The 20+ years of neoconservative leadership has bankrupted the Republican party of its core conservative platform, and the pandering to the religious fundamentalists has turned off the moderates of the party. Those left are the ones who see Palin as more than she ever could be. She represents precisely the reasons why the Republican party is unable to attract new members and votes.

        Which is not to say that the Republican party and its conservative ideals are without merit. The country at this time is severely divided, and it has been the steady hand promised by Obama that has been able to attract voters this year. However, most people believe in smaller government, in a government that is less intrusive, and in free markets. Where we may disagree is in degree, but at its core, the Republican stance has always been these three pillars.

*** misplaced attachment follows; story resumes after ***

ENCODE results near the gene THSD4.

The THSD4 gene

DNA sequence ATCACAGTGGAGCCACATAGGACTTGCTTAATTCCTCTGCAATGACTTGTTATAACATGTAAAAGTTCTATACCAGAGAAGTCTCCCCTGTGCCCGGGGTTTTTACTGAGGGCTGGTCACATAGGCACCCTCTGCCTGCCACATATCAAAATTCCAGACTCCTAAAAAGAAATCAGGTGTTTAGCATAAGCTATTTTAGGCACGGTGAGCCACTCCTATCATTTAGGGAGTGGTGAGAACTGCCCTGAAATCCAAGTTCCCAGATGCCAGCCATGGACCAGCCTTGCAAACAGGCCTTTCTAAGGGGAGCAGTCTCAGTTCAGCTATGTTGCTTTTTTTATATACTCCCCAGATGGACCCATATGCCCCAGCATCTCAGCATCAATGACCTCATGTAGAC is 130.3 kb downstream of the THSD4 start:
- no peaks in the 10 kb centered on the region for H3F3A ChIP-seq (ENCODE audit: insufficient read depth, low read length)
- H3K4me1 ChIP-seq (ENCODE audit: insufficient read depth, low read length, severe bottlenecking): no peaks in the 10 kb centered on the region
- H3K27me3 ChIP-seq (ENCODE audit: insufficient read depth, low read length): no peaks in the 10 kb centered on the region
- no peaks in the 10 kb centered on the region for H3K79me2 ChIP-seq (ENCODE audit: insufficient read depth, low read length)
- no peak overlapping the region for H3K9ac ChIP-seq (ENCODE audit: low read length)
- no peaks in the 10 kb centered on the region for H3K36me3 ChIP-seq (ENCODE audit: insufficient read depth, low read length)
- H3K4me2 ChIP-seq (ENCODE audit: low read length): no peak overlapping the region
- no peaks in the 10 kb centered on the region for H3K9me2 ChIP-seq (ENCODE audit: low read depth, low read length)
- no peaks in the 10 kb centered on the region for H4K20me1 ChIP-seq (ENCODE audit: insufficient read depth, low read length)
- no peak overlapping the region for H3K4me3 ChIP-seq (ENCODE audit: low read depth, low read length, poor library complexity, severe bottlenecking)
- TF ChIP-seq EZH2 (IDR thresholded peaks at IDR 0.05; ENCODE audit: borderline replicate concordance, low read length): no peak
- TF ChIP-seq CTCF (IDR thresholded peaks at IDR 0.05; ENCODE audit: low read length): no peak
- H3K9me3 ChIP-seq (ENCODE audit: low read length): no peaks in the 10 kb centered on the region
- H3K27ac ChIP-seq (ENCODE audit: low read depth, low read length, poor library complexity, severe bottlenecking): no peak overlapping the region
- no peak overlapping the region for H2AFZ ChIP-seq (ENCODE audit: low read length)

That these pillars have been completely ignored in the actual implementation of policy is the primary reason so many are seeking answers elsewhere.

        • by demachina (71715) on Tuesday November 04, 2008 @11:44AM (#25626813)

          "However, most people believe in... in free markets"

          I think that statement is very much open to debate after the last few months. A better statement would be people believe in regulated free markets. Completely free markets would just be handing all the worlds money to a bunch of wolves who are already using the global economy as a giant casino with all the tables rigged in their favor. The challenge is in figuring out the fine line between enough regulation, not enough and to much.

          It is certainly true that a number of the economic problems we have were due to government intervention in the markets, like Fanny and Freddy. Government interventions in markets are almost always bad. The current Treasury program to secretly pump $700 billion in to the pockets of the same system where they work is HORRIBLE.